Despite concerns about distractions from Wi-Fi, providing a robust and unrestricted wireless infrastructure has become part of the cost of doing business for higher education.
Read an opposing viewpoint.
The debate continues: Should an instructor be able to limit or turn off Wi-Fi in the classroom during class sessions?
Ever since the advent of pervasive wireless connectivity, a debate has developed over control of Wi-Fi in higher education's classrooms. Should an instructor be able to limit or even turn off wireless access in the classroom during class hours?
This debate resurfaced when the Associated Press ran a story on March 12 titled "Purdue mulls policy to limit Wi-Fi access on campus." This was picked up as a topic of discussion by the EDUCAUSE CIO constituent group, resulting in a string of posts contributing to the debate.
This debate about the distraction of students by mobile devices is a long one; the Wi-Fi question is the latest round. The ubiquity of student-owned network devices has made this conversation more urgent, if for no other reason than the sheer number of such devices. But as old as this debate is, it is hardly resolved, as this latest flurry of posts shows. One of the reasons for its longevity is its importance: Is Wi-Fi access during class hours too much of distraction for all but the most dedicated students? Shouldn't the instructor have the prerogative to limit/turn off Wi-Fi access in the classroom during class sessions?
To help focus this debate, we asked two of the participants in the CIO CG debate who took opposite sides to make their cases. Arguing against instructor prerogative is Joe Moreau, vice chancellor of technology at Foothill-De Anza Community College District; arguing in favor in another blog post is Luke Fernandez, a computer science faculty member at Weber State University. We thank them for their thoughtful contributions.
What do you think? Which side has the greater merit? We welcome further discussions on the EDUCAUSE constituent group lists.
—Malcolm Brown, THE blog editor
I have served as a higher education CIO for the past 18 years at both commuter and residential campuses. I have been fortunate to work with superb teams of technologists who support everything from administrative systems to faculty/staff computers and computer labs to wired and wireless networks. These teams comprise highly professional and passionate individuals dedicated to our mission of serving students. As a result, I receive very few complaints about the services we provide. Occasionally, an individual will struggle with something and bring it to my attention. Overall, these complaints are generally easy to address and are almost always resolved by listening to the people struggling, helping them understand how best to overcome their struggle and taking a specific (and often very small) action to resolve it.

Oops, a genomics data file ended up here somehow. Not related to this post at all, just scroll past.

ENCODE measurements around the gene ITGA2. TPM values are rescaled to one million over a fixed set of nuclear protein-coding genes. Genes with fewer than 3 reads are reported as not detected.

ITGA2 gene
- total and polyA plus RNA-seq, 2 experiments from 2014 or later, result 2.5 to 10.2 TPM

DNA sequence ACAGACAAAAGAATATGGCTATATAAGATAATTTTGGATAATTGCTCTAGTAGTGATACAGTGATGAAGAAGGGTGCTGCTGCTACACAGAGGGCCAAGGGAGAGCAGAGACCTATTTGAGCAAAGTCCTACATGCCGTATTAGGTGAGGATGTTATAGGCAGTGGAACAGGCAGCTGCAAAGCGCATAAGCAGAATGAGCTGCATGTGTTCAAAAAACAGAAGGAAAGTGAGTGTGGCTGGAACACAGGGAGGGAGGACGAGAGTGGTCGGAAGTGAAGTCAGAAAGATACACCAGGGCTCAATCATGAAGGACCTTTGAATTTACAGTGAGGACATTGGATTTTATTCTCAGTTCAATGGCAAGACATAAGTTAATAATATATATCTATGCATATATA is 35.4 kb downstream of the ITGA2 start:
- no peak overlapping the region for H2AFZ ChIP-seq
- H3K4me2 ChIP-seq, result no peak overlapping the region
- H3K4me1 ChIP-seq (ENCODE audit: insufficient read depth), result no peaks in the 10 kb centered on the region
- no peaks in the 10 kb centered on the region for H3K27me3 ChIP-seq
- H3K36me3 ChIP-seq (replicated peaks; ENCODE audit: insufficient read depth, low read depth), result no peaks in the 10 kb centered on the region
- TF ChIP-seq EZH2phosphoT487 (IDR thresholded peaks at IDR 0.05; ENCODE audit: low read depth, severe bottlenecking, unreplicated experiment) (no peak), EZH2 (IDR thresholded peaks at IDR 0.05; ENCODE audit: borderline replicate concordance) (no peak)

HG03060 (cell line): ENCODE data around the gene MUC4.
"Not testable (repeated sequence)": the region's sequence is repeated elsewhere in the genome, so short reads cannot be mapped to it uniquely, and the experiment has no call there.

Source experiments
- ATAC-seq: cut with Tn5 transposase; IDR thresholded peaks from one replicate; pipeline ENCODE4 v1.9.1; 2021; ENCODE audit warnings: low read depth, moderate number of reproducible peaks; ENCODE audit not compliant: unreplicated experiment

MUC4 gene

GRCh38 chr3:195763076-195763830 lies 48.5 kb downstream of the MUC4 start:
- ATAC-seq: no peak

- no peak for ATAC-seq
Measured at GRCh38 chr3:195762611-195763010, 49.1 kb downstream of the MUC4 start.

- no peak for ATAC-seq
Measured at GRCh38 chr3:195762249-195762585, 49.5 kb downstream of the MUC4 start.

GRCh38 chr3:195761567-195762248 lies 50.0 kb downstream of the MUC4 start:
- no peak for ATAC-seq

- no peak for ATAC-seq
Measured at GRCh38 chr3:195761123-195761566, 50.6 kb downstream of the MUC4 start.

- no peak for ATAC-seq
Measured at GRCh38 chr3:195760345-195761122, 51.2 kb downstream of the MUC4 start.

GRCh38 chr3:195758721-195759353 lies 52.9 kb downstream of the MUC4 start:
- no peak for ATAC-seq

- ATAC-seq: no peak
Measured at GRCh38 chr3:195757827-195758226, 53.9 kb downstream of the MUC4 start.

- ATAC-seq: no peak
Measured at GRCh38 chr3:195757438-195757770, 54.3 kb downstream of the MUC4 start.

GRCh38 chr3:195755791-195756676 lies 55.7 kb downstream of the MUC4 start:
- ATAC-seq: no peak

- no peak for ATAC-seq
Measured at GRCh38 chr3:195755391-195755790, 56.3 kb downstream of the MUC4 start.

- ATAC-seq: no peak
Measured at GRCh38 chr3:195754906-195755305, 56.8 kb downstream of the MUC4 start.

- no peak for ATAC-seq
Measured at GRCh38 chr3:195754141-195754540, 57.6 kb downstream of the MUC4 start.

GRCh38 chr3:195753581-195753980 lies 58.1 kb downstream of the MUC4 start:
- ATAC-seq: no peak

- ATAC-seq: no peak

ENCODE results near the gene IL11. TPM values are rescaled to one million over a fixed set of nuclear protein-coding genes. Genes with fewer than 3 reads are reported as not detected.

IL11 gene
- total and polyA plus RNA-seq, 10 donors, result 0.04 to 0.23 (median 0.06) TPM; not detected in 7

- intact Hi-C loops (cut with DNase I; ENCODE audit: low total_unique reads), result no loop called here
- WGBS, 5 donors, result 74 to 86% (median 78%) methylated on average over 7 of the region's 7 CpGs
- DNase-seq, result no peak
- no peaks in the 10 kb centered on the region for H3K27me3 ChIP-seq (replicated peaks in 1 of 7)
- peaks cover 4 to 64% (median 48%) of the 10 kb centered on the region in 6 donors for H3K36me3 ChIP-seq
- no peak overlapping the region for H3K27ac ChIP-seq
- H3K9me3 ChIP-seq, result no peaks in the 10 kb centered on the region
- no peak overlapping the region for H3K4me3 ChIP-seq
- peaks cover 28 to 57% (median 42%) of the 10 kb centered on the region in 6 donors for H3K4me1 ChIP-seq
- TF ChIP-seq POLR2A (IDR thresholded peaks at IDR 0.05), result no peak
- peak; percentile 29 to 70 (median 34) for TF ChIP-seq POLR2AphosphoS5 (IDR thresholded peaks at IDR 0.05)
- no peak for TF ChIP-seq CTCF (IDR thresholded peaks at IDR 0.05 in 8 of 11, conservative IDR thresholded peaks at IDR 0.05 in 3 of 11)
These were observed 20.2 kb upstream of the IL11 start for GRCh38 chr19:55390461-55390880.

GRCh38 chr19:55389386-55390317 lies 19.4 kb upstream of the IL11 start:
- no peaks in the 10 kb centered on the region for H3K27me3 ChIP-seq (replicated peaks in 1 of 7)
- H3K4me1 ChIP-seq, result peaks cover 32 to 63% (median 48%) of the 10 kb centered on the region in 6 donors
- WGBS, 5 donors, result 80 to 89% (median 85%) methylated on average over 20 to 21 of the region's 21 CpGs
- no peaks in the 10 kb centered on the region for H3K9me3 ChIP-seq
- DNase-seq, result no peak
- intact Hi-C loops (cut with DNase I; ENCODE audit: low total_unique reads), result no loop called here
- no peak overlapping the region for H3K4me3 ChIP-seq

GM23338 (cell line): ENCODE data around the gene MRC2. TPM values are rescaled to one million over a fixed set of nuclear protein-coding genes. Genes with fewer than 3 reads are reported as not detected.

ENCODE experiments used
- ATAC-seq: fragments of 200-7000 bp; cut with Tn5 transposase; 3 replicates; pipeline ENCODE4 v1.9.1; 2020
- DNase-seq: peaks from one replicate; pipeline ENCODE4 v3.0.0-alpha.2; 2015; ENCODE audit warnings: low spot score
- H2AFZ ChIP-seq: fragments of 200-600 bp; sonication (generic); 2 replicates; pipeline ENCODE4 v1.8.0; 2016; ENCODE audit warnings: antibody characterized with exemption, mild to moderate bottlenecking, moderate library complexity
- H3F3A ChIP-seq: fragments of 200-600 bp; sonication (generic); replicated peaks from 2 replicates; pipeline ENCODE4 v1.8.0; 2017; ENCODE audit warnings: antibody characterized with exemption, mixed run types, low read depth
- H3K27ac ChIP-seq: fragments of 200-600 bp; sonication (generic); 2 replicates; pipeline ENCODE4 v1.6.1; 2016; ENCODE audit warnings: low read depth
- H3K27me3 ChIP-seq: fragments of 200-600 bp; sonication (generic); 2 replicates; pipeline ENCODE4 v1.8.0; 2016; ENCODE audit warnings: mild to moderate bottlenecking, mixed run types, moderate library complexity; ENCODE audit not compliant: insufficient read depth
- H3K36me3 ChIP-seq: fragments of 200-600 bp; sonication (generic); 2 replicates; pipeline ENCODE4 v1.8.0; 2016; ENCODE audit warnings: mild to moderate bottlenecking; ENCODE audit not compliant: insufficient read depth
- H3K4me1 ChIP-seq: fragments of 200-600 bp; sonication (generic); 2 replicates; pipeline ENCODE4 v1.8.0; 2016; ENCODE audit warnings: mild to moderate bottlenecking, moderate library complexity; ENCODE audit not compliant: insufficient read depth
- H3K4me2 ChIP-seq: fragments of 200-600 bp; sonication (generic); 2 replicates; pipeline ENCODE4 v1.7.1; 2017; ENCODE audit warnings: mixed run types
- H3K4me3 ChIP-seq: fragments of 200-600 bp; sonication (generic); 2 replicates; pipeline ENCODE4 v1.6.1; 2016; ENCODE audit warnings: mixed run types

Over the years, the service for which I have received the greatest number of and most vehement complaints is our wireless network. Seemingly, there is never a strong enough signal everywhere users want it. There are never enough access points where a high density of users congregate. Often there is not enough bandwidth to accommodate the volume of content users want to consume, and chants of "Why is the network so slow today?" can be heard in every corner of the campus. My exceptional teams have always done their very best to keep up with the ever-growing demand for wireless connectivity.
We used to refer to the wireless network as the "network of convenience" and the wired network as the "real" network. As the proliferation of mobile and portable devices has continued to accelerate, the only network our users know (or care about) is the wireless network. Additionally, the consumerization of enterprise IT has brought with it a set of expectations from all users that anything they can do in their home or at a coffee house should be supported on campus. So, how does this evolving set of expectations around network connectivity impact our academic mission?
We're investing more and more resources into the expansion and upgrade of our wireless network. There is a seemingly endless numbers of spaces on campus that have never had connectivity but for which connectivity has become indispensable because of some new application or service. Every other year there is a new standard that delivers greater speed, capacity, and security, requiring access point replacements or upgrades. The job is never done, and perhaps that is okay. With this increased investment in wireless connectivity comes a host of meaningful returns—improved access for students, faculty, and staff to campus resources and collaborative opportunities; greater efficiency in support services; reduced infrastructure costs in supporting the growing internet of things, opportunities for automation; and many others. These investments are helping our campuses become richer environments in which to learn, work, and live.